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Saturday, June 27, 2015

Air Conditioning and Grand Hotels



In the days before air conditioning it was common practice for the well off to spend summer in the mountains. Grand hotels were built to cater to those escaping the heat of Boston and New York. New Hampshire doesn't have as many of them as in the days of old, but some still remain. Others either burned down, were left to decay, or were stripped for their materials. Part of my house is built from lumber that came from such a hotel.

When air conditioning became common those hotels had to reinvent themselves to stay in business. Just having a big shady porch exposed to mountain breezes was no longer enough.

With our rickety grid a good heat wave could fail from increased AC demand. Cooling takes an awful lot of electricity. There would be more totally off grid houses in the south if it wasn't for the demands of AC.

Houses in the south used to be built to maximize cooling, with large tall windows and good cross ventilation. The humble “shotgun shack” was built with open air flow in mind. Even with good design, there's only so much that can be with natural cooling. Nothing beats the brute force power of air conditioning.

One could argue that the modern south is built on air conditioning. Take that away and people are going to have problems. A grid failure in the south in summer is as bad as power loss in the frigid north. In some ways it's worse. Many homes up north have backup heat independent of the grid. I've yet to see a wood fired air conditioner.

If you have a medical condition or other special needs a well equipped backup generator could literately be a life saver. That's fine for a temporary situation like hurricane or tornado damage, but long term keeping a generator fueled is problematic.

There are ways to lessen the impact of AC loss. I'm surprised at the number of southern people who have no tolerance to warm weather. Their homes, work places, cars, and stores are so air conditioned you could almost use them as meat lockers. It takes about two weeks to get acclimated to heat. Raise the temperature in your house. Get outside as much as you can. Don't forget to drink plenty of water. Water, not sweet tea -limit that stuff, I don't care how traditional it is.

While it's difficult to power AC with solar panels, fans use a fraction of the power. That can make a big difference. Part of dealing with heat is learning to slow down. My house doesn't even have air conditioning. Usually there are a couple days each year that it gets uncomfortably warm. Then I grab a cold beer and wade into the lake until I'm comfortable again. It's no grand hotel, but it works for me.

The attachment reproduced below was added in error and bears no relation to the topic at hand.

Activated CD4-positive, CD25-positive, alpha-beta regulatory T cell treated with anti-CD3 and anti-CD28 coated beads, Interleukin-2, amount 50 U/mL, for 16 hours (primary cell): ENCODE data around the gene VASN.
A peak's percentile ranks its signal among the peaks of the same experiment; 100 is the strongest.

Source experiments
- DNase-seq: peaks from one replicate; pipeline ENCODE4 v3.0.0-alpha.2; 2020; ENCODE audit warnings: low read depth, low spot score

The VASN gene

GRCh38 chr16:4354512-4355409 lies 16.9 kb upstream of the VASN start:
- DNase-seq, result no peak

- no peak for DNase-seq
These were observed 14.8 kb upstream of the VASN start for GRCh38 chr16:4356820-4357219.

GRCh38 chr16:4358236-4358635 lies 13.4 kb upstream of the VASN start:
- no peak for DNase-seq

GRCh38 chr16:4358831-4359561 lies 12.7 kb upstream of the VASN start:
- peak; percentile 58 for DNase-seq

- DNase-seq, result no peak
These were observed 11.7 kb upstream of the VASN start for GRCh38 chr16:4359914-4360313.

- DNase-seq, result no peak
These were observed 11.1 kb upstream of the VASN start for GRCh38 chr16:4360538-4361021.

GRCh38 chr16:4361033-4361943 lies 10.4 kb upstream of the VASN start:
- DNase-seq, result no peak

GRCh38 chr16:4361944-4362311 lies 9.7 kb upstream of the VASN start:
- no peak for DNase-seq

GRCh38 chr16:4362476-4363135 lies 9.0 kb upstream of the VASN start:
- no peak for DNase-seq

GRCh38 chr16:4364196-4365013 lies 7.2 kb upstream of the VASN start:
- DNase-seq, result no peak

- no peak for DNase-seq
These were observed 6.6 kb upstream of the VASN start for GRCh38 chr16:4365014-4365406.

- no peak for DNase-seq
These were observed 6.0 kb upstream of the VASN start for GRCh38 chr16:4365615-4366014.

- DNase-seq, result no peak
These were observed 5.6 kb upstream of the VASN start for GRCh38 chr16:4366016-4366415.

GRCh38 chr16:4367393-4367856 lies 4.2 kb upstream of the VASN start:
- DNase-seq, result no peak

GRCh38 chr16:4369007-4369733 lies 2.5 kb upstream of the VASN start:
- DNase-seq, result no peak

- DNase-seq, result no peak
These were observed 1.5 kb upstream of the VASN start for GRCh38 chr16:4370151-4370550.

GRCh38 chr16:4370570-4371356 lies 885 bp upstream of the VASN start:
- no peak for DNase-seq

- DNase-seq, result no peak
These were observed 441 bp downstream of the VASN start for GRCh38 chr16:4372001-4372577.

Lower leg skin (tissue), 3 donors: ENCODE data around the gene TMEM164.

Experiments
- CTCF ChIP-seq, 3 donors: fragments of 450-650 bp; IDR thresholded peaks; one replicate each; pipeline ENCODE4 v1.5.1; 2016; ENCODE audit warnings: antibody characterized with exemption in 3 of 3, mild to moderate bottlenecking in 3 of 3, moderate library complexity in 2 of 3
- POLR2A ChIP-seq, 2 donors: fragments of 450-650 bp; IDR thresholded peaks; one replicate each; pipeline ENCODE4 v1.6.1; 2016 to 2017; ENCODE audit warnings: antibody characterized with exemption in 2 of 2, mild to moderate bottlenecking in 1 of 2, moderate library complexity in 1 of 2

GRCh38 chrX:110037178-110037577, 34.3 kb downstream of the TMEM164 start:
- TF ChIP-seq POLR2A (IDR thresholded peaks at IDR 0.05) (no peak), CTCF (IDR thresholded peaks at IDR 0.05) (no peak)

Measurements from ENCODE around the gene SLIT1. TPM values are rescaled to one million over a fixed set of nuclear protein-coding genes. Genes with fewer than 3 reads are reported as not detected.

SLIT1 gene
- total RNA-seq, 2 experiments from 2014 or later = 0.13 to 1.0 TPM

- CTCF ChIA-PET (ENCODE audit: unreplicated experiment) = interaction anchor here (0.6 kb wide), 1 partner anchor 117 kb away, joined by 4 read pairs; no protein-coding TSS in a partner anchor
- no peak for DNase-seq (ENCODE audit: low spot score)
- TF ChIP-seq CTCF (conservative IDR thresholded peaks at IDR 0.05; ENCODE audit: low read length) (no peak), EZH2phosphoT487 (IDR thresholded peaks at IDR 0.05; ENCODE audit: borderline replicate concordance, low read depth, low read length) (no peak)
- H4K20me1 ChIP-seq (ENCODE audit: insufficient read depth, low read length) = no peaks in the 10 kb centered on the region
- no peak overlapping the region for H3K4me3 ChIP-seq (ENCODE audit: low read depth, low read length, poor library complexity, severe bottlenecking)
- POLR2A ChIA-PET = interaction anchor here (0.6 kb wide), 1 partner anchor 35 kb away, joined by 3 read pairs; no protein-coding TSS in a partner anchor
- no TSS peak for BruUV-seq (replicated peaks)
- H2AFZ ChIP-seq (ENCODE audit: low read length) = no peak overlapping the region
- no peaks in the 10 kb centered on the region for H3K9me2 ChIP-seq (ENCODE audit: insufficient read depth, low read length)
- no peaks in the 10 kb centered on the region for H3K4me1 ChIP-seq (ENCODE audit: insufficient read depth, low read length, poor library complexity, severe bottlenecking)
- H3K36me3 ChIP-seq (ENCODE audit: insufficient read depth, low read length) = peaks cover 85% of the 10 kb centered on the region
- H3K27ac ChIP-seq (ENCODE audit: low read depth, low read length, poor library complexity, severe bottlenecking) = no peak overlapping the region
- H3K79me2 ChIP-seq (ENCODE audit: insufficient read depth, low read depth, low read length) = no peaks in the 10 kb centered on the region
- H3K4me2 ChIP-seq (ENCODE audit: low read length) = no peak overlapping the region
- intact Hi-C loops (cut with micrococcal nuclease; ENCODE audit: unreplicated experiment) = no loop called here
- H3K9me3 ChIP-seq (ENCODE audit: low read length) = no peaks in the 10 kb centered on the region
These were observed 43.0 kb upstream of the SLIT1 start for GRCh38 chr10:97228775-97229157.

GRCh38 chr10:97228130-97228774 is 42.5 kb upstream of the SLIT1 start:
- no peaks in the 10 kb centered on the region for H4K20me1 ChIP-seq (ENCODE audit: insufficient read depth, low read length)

-Sixbears

9 comments:

  1. We just spent 2 weeks in Florida and south Alabama . It may be possible to live down there with out A/C but your right you would have to build like 1900 style houses. My grandparents house had 12 ft ceiling's and 5 windows in the kitchen to let the heat out, A dog trot hall and a sitting porch.

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    1. AC used to be a luxury but now at my age and where I live it is a necessity. When I was a kid, even the big stores in town where not air conditioned and neither were the vehicles.

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    2. Expectations have changed too. One way to deal with the heat is to sit in the shade and keep hydrated. That's fine, but doesn't get much done. AC allowed factories to run during hot water.

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  2. I still like porches. My wife sometimes pokes her head out the door to ask why I'm sitting in the heat.

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    1. Grandpa loved the porch because granny didn't !

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    2. Is that part of it Gorges? :)

      For me it's sitting on my deck under the big shady trees -with my lovely wife.

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  3. That's the truth. I have often how in God's Name people lived here in the Smoky Mountains without air.

    Some years back, the remnants of a hurricane in the Gulf came through here, and utterly destroyed the grid. It was more than two weeks before "unimportant" people living way out in the woods got power back. I was able to run two wall units off my generator and lived quite comfortably. Without it, I shudder to think what life would have been like.

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    Replies
    1. You might have survived, but it would not have been fun.

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  4. After Hurricane Ike left us in the Gulf Coast of Texas with no power for 15 days, we re-discovered our childhood of no A/C. Back then, no schools, homes, churches, anything except big fancies had A/C. But homes now are not built for it. Our house has only 2 windows total, but 3 set of sliding glass doors, so we at least had lots of shade, and came out ok. I wear jackets everywhere I go in the summer, as it's always too cold in the A/C for me.

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